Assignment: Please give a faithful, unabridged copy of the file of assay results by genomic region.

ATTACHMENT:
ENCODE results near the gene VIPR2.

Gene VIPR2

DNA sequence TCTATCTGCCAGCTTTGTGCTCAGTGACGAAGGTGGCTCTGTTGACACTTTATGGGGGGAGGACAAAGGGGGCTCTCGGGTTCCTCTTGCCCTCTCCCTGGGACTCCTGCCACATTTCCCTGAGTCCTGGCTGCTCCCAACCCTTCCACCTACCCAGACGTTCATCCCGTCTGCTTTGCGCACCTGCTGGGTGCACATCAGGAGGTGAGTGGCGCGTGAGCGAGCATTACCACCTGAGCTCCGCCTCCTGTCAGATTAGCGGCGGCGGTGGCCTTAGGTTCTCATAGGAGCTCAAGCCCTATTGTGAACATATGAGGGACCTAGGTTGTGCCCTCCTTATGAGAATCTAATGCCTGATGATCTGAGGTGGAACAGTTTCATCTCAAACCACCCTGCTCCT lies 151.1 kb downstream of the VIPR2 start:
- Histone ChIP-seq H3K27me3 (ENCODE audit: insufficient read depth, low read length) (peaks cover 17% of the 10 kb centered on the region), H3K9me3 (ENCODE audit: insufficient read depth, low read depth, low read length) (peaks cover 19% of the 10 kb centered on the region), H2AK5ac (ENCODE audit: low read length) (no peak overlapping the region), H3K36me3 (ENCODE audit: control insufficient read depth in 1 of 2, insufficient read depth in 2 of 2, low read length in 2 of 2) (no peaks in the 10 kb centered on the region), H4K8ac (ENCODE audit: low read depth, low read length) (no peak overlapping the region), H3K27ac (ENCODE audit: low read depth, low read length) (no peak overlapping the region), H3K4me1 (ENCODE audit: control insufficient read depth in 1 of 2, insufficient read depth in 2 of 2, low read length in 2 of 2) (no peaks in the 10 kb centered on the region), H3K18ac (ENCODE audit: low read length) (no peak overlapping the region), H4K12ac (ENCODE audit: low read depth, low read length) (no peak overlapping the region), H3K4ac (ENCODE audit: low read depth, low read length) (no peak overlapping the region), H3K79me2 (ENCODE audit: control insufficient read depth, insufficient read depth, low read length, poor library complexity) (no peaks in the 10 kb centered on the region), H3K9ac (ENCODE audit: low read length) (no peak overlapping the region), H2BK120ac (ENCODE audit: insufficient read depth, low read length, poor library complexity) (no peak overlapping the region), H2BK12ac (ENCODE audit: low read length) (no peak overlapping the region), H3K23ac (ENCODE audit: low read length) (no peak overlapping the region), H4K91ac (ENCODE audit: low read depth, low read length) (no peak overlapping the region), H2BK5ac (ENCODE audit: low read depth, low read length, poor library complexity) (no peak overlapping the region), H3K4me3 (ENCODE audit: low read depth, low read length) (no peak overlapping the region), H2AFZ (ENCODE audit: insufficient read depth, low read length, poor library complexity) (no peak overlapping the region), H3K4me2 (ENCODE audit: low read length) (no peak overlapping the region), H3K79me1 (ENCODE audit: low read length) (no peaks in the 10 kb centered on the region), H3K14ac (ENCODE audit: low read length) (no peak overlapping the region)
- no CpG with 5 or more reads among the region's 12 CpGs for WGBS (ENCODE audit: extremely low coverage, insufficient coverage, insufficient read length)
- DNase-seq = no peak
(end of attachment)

ENCODE results near the gene VIPR2.

Gene VIPR2

DNA sequence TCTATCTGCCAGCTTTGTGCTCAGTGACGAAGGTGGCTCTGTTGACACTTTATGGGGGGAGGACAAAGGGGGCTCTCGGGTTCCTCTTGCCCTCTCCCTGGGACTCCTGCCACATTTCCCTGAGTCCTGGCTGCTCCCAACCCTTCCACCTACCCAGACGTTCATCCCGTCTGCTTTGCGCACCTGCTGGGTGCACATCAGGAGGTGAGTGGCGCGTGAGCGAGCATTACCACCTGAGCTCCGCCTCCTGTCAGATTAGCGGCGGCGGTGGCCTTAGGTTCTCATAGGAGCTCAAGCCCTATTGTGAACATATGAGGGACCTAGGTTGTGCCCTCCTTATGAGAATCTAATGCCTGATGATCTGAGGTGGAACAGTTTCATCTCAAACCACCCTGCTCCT lies 151.1 kb downstream of the VIPR2 start:
- Histone ChIP-seq H3K27me3 (ENCODE audit: insufficient read depth, low read length) (peaks cover 17% of the 10 kb centered on the region), H3K9me3 (ENCODE audit: insufficient read depth, low read depth, low read length) (peaks cover 19% of the 10 kb centered on the region), H2AK5ac (ENCODE audit: low read length) (no peak overlapping the region), H3K36me3 (ENCODE audit: control insufficient read depth in 1 of 2, insufficient read depth in 2 of 2, low read length in 2 of 2) (no peaks in the 10 kb centered on the region), H4K8ac (ENCODE audit: low read depth, low read length) (no peak overlapping the region), H3K27ac (ENCODE audit: low read depth, low read length) (no peak overlapping the region), H3K4me1 (ENCODE audit: control insufficient read depth in 1 of 2, insufficient read depth in 2 of 2, low read length in 2 of 2) (no peaks in the 10 kb centered on the region), H3K18ac (ENCODE audit: low read length) (no peak overlapping the region), H4K12ac (ENCODE audit: low read depth, low read length) (no peak overlapping the region), H3K4ac (ENCODE audit: low read depth, low read length) (no peak overlapping the region), H3K79me2 (ENCODE audit: control insufficient read depth, insufficient read depth, low read length, poor library complexity) (no peaks in the 10 kb centered on the region), H3K9ac (ENCODE audit: low read length) (no peak overlapping the region), H2BK120ac (ENCODE audit: insufficient read depth, low read length, poor library complexity) (no peak overlapping the region), H2BK12ac (ENCODE audit: low read length) (no peak overlapping the region), H3K23ac (ENCODE audit: low read length) (no peak overlapping the region), H4K91ac (ENCODE audit: low read depth, low read length) (no peak overlapping the region), H2BK5ac (ENCODE audit: low read depth, low read length, poor library complexity) (no peak overlapping the region), H3K4me3 (ENCODE audit: low read depth, low read length) (no peak overlapping the region), H2AFZ (ENCODE audit: insufficient read depth, low read length, poor library complexity) (no peak overlapping the region), H3K4me2 (ENCODE audit: low read length) (no peak overlapping the region), H3K79me1 (ENCODE audit: low read length) (no peaks in the 10 kb centered on the region), H3K14ac (ENCODE audit: low read length) (no peak overlapping the region)
- no CpG with 5 or more reads among the region's 12 CpGs for WGBS (ENCODE audit: extremely low coverage, insufficient coverage, insufficient read length)
- DNase-seq = no peak